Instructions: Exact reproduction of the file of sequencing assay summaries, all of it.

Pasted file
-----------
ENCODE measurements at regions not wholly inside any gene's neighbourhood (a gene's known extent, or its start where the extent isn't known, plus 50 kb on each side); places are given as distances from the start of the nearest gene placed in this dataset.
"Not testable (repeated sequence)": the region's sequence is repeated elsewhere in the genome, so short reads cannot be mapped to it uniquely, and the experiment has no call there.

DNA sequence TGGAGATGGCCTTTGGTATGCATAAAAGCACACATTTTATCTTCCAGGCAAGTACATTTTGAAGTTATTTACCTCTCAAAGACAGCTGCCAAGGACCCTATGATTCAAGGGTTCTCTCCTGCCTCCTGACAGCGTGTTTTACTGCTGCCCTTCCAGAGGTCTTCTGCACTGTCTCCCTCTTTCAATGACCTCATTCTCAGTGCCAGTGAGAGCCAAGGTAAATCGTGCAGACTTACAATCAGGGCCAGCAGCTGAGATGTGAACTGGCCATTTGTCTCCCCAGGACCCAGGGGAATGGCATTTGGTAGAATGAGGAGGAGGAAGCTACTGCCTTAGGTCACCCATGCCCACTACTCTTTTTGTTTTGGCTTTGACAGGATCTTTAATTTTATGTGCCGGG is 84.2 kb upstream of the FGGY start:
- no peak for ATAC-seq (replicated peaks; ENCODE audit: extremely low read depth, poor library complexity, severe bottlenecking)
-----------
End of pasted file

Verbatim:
ENCODE measurements at regions not wholly inside any gene's neighbourhood (a gene's known extent, or its start where the extent isn't known, plus 50 kb on each side); places are given as distances from the start of the nearest gene placed in this dataset.
"Not testable (repeated sequence)": the region's sequence is repeated elsewhere in the genome, so short reads cannot be mapped to it uniquely, and the experiment has no call there.

DNA sequence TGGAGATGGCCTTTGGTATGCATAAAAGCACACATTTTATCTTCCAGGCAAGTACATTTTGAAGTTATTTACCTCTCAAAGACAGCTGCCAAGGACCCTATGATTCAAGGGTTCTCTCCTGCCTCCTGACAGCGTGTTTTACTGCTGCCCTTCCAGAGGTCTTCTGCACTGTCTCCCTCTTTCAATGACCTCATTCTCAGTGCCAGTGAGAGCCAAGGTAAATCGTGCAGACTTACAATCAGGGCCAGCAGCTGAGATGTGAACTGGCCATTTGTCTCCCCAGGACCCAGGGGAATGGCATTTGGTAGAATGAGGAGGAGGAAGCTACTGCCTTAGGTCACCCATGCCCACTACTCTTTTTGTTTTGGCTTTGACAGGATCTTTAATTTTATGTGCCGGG is 84.2 kb upstream of the FGGY start:
- no peak for ATAC-seq (replicated peaks; ENCODE audit: extremely low read depth, poor library complexity, severe bottlenecking)